The Electronic Communications and Transactions Bill of 2023 was read for the first time in the National Assembly on Thursday, by Minister of Tourism, Industry and Commerce, Oneidge Walrond. With 10 parts and 84 clauses, the proposed bill provides for the facilitation and regulation of secure electronic communications, transactions and receipts, payment and transfer of money.

Among other things, the bill lends credibility and validity to electronic contracts and electronic signatures, paving the way for advanced and more efficient transactions countrywide.

The bill is being presented at a time when a majority of businesses and commercial organisations are making a transition to computer and other related technologies to promote ease and efficiency in their processes.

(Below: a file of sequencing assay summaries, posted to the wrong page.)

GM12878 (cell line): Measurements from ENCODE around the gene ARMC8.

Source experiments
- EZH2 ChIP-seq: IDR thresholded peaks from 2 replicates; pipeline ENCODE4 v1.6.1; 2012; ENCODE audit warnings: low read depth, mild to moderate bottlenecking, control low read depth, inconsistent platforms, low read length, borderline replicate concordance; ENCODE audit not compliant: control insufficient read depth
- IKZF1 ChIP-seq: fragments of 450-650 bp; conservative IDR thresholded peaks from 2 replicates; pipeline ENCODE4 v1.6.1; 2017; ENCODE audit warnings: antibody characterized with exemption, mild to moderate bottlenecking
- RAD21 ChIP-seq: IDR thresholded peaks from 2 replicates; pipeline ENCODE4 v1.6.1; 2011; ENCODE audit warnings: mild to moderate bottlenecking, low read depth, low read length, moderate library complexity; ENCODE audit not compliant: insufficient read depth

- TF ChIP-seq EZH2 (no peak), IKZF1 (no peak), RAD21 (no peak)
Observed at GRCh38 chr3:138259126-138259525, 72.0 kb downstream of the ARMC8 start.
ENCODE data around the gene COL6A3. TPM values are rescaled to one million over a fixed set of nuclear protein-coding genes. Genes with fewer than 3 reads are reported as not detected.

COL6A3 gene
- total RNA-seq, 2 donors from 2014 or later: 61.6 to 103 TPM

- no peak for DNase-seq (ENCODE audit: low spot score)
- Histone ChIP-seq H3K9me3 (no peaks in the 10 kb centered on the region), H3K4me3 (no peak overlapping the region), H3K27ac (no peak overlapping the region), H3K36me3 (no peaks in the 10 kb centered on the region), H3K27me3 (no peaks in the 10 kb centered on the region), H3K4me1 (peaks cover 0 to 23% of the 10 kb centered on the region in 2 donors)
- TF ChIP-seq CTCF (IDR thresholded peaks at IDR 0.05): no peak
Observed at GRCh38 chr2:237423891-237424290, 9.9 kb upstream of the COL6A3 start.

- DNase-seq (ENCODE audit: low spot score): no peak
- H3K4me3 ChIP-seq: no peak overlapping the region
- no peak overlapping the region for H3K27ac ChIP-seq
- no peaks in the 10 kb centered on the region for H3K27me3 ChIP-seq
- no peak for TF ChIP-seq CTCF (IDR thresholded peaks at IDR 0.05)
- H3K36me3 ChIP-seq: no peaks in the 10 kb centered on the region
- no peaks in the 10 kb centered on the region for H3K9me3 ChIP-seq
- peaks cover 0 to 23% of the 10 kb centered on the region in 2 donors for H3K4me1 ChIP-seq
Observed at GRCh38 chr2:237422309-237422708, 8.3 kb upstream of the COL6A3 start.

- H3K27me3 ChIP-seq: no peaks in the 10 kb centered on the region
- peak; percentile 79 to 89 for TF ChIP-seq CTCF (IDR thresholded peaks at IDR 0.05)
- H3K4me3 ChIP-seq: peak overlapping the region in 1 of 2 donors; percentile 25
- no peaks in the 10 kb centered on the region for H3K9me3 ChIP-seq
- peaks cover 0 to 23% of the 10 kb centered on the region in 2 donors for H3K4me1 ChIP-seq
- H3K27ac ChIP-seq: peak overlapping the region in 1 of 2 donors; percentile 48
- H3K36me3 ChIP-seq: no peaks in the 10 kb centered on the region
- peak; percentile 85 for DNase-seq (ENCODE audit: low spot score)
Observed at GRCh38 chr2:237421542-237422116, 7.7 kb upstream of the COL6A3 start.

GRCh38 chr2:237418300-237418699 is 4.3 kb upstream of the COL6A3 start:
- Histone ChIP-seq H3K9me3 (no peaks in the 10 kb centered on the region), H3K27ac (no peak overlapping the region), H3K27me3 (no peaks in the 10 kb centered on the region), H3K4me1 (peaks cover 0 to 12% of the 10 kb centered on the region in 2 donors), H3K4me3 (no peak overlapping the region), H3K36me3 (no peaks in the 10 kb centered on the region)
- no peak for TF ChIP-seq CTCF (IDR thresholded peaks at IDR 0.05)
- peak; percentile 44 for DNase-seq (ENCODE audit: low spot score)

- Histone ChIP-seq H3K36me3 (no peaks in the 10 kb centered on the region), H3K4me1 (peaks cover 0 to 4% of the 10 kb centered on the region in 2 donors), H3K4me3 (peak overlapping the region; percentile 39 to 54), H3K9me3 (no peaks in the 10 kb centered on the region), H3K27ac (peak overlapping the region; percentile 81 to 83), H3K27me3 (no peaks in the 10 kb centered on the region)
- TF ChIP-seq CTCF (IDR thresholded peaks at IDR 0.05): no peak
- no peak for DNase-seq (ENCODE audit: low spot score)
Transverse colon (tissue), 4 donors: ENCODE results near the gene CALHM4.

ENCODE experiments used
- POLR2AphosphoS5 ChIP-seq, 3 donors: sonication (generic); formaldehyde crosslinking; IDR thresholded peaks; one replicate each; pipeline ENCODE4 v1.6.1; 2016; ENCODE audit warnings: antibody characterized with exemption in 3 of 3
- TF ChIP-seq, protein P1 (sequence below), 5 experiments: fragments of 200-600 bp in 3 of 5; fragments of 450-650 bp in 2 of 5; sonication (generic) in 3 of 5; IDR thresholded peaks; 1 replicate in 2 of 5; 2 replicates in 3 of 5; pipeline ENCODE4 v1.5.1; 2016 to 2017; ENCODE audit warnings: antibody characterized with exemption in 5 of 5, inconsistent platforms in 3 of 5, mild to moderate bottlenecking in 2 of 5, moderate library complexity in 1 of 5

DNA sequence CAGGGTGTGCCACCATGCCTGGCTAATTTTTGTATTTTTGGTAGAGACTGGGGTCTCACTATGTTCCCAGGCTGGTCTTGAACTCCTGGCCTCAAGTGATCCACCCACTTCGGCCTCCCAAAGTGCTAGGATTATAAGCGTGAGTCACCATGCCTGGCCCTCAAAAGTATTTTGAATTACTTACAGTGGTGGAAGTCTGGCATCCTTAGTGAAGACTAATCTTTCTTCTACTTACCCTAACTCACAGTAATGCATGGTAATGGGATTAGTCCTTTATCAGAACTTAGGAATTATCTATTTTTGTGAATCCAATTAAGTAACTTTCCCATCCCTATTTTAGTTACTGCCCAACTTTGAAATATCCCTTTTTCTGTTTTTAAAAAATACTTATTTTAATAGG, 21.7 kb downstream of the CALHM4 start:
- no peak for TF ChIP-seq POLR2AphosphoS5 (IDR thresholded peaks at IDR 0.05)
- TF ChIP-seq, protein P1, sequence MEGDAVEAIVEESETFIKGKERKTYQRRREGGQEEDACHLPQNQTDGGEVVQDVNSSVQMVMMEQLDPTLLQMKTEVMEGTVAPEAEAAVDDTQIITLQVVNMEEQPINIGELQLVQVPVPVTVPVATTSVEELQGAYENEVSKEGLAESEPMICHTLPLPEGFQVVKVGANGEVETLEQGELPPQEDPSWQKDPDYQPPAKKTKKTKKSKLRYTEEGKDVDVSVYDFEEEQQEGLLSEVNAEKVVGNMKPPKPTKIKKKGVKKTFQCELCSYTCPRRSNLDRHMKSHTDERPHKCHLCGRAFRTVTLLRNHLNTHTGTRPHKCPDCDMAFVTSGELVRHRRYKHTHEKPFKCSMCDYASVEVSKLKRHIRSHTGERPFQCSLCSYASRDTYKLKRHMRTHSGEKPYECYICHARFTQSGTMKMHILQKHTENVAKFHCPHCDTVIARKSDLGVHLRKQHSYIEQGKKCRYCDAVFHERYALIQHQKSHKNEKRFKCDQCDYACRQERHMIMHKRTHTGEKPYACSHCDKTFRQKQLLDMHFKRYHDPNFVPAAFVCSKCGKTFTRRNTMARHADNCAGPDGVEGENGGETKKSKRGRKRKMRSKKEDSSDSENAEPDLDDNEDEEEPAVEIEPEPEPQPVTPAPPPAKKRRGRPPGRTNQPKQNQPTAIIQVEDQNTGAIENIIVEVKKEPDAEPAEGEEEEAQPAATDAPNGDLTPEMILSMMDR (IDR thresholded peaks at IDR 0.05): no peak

However, the lack of a legal framework to support this shift has placed several constraints, highlighting the need for the bill.

The presentation of this piece of legislation is indicative of government’s overarching commitment to creating the environment for businesses and the private sector to thrive.

Clause Six of the bill makes provisions for instances, where a person’s consent is required in electronic communications. In a situation where a law provides for a record to be provided in paper form to a person, this requirement may be satisfied by providing the record in electronic form, if the person consented for it to be so provided.

Once passed in the National Assembly, this bill will also facilitate the implementation of e-governance, which has been high on the government’s agenda for the modernisation and increased efficiency of central government and the state apparatus. (Modified from DPI)


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